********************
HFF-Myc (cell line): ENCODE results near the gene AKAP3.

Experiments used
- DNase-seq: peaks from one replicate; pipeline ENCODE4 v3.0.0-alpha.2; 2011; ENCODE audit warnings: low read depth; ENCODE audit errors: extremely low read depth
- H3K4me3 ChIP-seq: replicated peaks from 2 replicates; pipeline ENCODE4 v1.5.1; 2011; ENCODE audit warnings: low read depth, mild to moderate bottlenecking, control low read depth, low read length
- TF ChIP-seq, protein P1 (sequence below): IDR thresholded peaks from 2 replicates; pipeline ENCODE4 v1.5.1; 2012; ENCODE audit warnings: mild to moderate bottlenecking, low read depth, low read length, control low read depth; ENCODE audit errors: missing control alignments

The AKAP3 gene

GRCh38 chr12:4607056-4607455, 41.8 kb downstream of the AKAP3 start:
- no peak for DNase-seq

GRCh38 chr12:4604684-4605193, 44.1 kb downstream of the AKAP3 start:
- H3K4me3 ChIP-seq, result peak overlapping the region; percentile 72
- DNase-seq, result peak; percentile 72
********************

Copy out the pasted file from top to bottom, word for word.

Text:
HFF-Myc (cell line): ENCODE results near the gene AKAP3.

Experiments used
- DNase-seq: peaks from one replicate; pipeline ENCODE4 v3.0.0-alpha.2; 2011; ENCODE audit warnings: low read depth; ENCODE audit errors: extremely low read depth
- H3K4me3 ChIP-seq: replicated peaks from 2 replicates; pipeline ENCODE4 v1.5.1; 2011; ENCODE audit warnings: low read depth, mild to moderate bottlenecking, control low read depth, low read length
- TF ChIP-seq, protein P1 (sequence below): IDR thresholded peaks from 2 replicates; pipeline ENCODE4 v1.5.1; 2012; ENCODE audit warnings: mild to moderate bottlenecking, low read depth, low read length, control low read depth; ENCODE audit errors: missing control alignments

The AKAP3 gene

GRCh38 chr12:4607056-4607455, 41.8 kb downstream of the AKAP3 start:
- no peak for DNase-seq

GRCh38 chr12:4604684-4605193, 44.1 kb downstream of the AKAP3 start:
- H3K4me3 ChIP-seq, result peak overlapping the region; percentile 72
- DNase-seq, result peak; percentile 72